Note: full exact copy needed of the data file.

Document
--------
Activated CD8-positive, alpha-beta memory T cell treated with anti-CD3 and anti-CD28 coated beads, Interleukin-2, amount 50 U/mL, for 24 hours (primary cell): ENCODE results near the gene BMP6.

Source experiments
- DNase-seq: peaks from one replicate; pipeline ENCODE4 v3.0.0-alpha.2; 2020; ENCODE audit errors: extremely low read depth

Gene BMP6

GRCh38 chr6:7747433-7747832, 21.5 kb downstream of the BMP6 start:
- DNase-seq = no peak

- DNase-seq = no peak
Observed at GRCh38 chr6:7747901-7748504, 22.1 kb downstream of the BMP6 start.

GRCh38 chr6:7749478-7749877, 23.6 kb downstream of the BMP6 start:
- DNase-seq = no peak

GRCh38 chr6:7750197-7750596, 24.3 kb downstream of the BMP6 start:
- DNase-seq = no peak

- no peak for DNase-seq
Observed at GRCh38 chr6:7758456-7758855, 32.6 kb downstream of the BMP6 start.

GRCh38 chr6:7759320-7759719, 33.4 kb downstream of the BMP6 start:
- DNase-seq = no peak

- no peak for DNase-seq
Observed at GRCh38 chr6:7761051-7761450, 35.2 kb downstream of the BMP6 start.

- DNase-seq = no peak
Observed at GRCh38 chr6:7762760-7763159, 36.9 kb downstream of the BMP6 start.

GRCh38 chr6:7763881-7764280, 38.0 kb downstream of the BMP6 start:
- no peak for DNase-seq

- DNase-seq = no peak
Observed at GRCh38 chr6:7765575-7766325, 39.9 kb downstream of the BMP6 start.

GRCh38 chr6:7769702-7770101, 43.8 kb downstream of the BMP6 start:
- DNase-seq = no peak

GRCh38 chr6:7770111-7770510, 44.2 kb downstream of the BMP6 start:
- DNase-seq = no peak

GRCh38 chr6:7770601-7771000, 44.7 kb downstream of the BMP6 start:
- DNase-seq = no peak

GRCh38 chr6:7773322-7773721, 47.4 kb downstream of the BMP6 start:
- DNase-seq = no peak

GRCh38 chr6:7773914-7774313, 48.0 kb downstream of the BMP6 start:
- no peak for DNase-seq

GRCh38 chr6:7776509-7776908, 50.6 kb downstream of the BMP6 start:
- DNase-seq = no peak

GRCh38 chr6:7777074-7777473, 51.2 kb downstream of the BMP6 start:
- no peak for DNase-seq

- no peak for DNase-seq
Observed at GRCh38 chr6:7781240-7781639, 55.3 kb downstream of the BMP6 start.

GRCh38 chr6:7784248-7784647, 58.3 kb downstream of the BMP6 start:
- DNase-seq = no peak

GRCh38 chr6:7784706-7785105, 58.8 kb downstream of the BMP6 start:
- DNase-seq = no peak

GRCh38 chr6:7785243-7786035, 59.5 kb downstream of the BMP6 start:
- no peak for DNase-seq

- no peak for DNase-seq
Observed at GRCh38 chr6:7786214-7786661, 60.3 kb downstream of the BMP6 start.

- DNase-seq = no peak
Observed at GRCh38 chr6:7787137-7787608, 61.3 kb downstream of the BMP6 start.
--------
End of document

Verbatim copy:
Activated CD8-positive, alpha-beta memory T cell treated with anti-CD3 and anti-CD28 coated beads, Interleukin-2, amount 50 U/mL, for 24 hours (primary cell): ENCODE results near the gene BMP6.

Source experiments
- DNase-seq: peaks from one replicate; pipeline ENCODE4 v3.0.0-alpha.2; 2020; ENCODE audit errors: extremely low read depth

Gene BMP6

GRCh38 chr6:7747433-7747832, 21.5 kb downstream of the BMP6 start:
- DNase-seq = no peak

- DNase-seq = no peak
Observed at GRCh38 chr6:7747901-7748504, 22.1 kb downstream of the BMP6 start.

GRCh38 chr6:7749478-7749877, 23.6 kb downstream of the BMP6 start:
- DNase-seq = no peak

GRCh38 chr6:7750197-7750596, 24.3 kb downstream of the BMP6 start:
- DNase-seq = no peak

- no peak for DNase-seq
Observed at GRCh38 chr6:7758456-7758855, 32.6 kb downstream of the BMP6 start.

GRCh38 chr6:7759320-7759719, 33.4 kb downstream of the BMP6 start:
- DNase-seq = no peak

- no peak for DNase-seq
Observed at GRCh38 chr6:7761051-7761450, 35.2 kb downstream of the BMP6 start.

- DNase-seq = no peak
Observed at GRCh38 chr6:7762760-7763159, 36.9 kb downstream of the BMP6 start.

GRCh38 chr6:7763881-7764280, 38.0 kb downstream of the BMP6 start:
- no peak for DNase-seq

- DNase-seq = no peak
Observed at GRCh38 chr6:7765575-7766325, 39.9 kb downstream of the BMP6 start.

GRCh38 chr6:7769702-7770101, 43.8 kb downstream of the BMP6 start:
- DNase-seq = no peak

GRCh38 chr6:7770111-7770510, 44.2 kb downstream of the BMP6 start:
- DNase-seq = no peak

GRCh38 chr6:7770601-7771000, 44.7 kb downstream of the BMP6 start:
- DNase-seq = no peak

GRCh38 chr6:7773322-7773721, 47.4 kb downstream of the BMP6 start:
- DNase-seq = no peak

GRCh38 chr6:7773914-7774313, 48.0 kb downstream of the BMP6 start:
- no peak for DNase-seq

GRCh38 chr6:7776509-7776908, 50.6 kb downstream of the BMP6 start:
- DNase-seq = no peak

GRCh38 chr6:7777074-7777473, 51.2 kb downstream of the BMP6 start:
- no peak for DNase-seq

- no peak for DNase-seq
Observed at GRCh38 chr6:7781240-7781639, 55.3 kb downstream of the BMP6 start.

GRCh38 chr6:7784248-7784647, 58.3 kb downstream of the BMP6 start:
- DNase-seq = no peak

GRCh38 chr6:7784706-7785105, 58.8 kb downstream of the BMP6 start:
- DNase-seq = no peak

GRCh38 chr6:7785243-7786035, 59.5 kb downstream of the BMP6 start:
- no peak for DNase-seq

- no peak for DNase-seq
Observed at GRCh38 chr6:7786214-7786661, 60.3 kb downstream of the BMP6 start.

- DNase-seq = no peak
Observed at GRCh38 chr6:7787137-7787608, 61.3 kb downstream of the BMP6 start.